Friday, February 24, 2017

Tulum vacation 2017

5 girlfriends, 5 days in Mexico


Everything in my suitcase still has that beachy, salt water and sunblock smell. My friends and I got back late Tuesday night from our highly anticipated trip to Tulum, Mexico. It's something we'd been planning for over a year, and something our other friends have applauded us for. Five high school girlfriends, 30 years old (or on the cusp), and we made time for something unforgettable. Excuse me while I pat us all on the back for turning dreams into reality. 



I hadn't heard of Tulum before our ringleader Rachelle proposed the up-and-coming town as a destination for our Year 30 trip. A quick google and the rest of us were totally on board — and Tulum didn't disappoint. I'll dive into the details in another post about where we ate, the sights we saw, and the things we loved, but here's an overview so that maybe you can start planning your next girlfriends vacation sooner rather than later. 

Start by renting an amazing airbnb located near a place called Holistika, a jungle retreat center with yoga and other mind-body programming. Our particular airbnb was outside of town by about five minutes, and about 15 minutes from the beach. You definitely need a car. Could you bike? Sure, but it's ungodly hot in the afternoon. I can't imagine biking being much fun, especially all the way to the beach. It was a trek, even in a car, and roads are narrow and not super friendly to novice bikers. 



Speaking of the beach: white sand, turquoise water. It's perfect. Though there's an entire road lined with beaches and beachside hotels, we didn't know which one to pick as a jumping-off point. Luckily a google search led us to a great one: Playa Paraiso. We lounged in the sand and swam in the surf before stopping at one of the shaded sit-down cafés to share apps and pina coladas. 



The eating and drinking in Tulum was, overall, an amazing experience. Of course don't drink the tap water! My friends and I were good about that and therefore avoided Montezuma's Revenge. Our favorite things we ate ranged from cheap street tacos to fresh-caught fish and jungle-foraged produce at the hippest restaurant in Tulum.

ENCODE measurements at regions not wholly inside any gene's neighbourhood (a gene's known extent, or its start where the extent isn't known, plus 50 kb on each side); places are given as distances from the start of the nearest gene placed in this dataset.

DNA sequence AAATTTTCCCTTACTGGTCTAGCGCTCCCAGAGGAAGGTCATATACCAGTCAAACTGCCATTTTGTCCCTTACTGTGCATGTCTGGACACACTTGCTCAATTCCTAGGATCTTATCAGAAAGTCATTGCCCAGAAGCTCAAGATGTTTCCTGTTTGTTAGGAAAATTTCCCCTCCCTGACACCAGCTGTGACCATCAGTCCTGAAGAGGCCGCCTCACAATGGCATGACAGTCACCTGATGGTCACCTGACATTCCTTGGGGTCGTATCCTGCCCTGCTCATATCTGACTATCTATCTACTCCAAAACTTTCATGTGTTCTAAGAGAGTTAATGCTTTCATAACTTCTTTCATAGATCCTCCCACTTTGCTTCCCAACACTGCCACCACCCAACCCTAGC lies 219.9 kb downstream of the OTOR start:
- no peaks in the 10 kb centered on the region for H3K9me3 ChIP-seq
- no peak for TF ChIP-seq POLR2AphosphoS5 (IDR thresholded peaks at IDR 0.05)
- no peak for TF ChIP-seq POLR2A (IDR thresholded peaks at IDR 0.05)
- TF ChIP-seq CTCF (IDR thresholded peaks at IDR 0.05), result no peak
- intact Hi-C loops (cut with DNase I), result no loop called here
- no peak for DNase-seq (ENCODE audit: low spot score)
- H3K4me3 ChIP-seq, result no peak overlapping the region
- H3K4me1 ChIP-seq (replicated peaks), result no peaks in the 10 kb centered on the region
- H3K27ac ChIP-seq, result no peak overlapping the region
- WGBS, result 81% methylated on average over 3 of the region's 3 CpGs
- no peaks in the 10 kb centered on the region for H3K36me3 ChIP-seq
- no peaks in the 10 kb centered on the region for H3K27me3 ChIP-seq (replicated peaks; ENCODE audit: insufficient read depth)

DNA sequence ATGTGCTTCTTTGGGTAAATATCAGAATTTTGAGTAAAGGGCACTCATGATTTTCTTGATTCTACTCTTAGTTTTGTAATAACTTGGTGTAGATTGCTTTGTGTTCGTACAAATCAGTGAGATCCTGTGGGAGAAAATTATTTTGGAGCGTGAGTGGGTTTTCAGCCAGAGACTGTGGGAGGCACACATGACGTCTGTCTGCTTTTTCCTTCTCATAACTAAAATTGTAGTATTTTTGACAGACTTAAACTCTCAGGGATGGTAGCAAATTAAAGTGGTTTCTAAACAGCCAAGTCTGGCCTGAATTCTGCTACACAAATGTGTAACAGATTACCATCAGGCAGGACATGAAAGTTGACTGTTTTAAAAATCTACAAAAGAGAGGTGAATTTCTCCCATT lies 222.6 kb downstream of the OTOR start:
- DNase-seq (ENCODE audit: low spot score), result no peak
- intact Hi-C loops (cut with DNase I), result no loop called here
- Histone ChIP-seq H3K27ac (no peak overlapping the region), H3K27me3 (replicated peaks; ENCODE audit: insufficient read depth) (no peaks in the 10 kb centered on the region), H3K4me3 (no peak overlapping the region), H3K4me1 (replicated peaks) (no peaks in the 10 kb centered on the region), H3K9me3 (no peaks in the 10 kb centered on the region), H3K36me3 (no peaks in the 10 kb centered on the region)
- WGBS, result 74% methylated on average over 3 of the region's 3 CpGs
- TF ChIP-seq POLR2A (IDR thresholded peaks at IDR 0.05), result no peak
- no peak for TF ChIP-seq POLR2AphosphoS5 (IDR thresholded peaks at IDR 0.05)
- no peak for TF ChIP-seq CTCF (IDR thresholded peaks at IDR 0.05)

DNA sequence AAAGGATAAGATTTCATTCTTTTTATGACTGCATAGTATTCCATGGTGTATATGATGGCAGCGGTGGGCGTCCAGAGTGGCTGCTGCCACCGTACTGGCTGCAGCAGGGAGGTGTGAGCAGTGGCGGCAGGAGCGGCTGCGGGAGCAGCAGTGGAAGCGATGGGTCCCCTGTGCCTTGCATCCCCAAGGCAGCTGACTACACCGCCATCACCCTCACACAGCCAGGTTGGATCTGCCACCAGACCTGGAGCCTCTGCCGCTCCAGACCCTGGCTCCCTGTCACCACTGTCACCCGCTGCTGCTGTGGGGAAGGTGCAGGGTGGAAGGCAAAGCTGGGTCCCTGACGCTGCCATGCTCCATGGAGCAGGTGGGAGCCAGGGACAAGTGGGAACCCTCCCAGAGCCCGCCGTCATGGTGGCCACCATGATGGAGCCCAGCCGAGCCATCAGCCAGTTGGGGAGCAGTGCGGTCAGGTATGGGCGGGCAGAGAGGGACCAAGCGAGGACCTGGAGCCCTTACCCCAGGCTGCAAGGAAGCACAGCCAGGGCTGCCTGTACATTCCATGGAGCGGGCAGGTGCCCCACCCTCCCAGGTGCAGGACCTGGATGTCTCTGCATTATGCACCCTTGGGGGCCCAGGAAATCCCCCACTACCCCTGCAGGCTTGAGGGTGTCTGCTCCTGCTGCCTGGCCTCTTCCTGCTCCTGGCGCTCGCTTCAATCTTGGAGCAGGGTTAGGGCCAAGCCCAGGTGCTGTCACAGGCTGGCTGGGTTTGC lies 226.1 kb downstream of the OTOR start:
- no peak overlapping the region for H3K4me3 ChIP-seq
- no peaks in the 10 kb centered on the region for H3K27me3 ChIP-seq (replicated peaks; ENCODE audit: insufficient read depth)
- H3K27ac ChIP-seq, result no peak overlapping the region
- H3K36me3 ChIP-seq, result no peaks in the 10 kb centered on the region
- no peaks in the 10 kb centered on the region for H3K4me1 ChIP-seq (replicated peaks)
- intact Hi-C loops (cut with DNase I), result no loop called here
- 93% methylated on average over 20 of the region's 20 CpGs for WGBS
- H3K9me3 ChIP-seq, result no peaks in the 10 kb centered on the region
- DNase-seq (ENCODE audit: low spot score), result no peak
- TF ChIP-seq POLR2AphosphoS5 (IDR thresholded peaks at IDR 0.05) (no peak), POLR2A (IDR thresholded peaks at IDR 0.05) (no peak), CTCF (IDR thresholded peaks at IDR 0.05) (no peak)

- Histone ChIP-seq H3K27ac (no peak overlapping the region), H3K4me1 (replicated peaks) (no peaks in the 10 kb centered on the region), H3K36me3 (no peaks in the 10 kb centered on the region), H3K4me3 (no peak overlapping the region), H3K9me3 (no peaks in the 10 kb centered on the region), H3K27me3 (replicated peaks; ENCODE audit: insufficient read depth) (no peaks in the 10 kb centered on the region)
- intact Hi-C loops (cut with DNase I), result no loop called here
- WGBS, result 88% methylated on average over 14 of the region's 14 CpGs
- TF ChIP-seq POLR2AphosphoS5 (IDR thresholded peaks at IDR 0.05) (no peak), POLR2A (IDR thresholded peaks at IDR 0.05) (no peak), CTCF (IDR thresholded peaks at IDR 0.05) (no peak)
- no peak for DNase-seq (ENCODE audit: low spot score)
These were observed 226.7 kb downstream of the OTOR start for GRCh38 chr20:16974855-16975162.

Then there was the drinking – everything from coffee to fresh smoothies and lime juice stirred with stalks of sugar cane. Nighttime drinks were certainly beachy and beautifully presented. Whether sitting beachside under a thatched roof sipping rosé or nestled under a jungle canopy (complete with disco ball!), the atmosphere for nightlife in Tulum is unreal. 



As for major daytime attractions, we ventured to the ruins (did you know aliens helped build them?) and a gorgeous set of cenotes, where I actually swam (look at me!) and dunked myself under water for the first time in at least a decade. If it wasn't already obvious, swimming isn't my thing. But Jess brought an underwater camera, which led to lots of mermaid-y photo-ops and entertainment. 

More details to come on exactly where we ventured in Tulum. For now, adios amigos! 

Wednesday, February 15, 2017

Lunch at North Shore Boulangerie

A charming spot for a date lunch in Shorewood


Folks use the phrase "hidden gem" willy nilly, but I think North Shore Boulangerie really is one. You have to venture to the heart of Shorewood to find it, and you'll be glad you did. Their pastries and baguettes are wonderful, and the atmosphere is utterly charming. I'd say "why aren't there more cozy corner cafés in the Milwaukee?" — but then I guess this one might not feel as special.